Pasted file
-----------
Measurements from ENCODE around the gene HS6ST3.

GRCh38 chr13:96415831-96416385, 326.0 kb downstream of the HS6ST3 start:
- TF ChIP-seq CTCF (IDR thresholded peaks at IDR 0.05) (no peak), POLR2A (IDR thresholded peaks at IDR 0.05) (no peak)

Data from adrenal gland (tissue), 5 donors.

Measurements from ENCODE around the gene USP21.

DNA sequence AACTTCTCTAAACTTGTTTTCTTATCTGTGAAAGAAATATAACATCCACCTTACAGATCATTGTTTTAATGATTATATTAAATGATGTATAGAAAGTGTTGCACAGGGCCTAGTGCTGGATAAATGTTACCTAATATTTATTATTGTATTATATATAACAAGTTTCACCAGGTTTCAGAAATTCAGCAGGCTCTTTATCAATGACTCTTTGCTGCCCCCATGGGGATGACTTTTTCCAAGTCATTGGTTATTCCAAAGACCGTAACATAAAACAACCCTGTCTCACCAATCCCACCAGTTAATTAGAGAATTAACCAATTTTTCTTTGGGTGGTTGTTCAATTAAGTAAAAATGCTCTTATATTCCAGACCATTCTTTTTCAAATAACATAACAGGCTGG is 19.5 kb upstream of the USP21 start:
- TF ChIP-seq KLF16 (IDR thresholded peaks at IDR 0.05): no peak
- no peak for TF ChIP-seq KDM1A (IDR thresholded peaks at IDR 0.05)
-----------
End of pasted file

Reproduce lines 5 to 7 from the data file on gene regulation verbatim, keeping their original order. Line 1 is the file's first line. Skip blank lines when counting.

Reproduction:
Measurements from ENCODE around the gene USP21.

DNA sequence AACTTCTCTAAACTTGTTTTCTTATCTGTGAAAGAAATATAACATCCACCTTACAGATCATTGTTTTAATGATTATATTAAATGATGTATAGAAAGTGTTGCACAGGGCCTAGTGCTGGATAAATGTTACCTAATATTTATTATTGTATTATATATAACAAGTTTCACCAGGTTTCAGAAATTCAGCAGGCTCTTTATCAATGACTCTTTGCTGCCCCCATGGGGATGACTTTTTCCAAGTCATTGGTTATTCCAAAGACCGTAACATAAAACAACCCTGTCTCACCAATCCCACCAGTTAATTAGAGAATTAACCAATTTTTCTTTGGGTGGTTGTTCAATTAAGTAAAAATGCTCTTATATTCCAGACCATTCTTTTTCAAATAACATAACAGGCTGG is 19.5 kb upstream of the USP21 start:
- TF ChIP-seq KLF16 (IDR thresholded peaks at IDR 0.05): no peak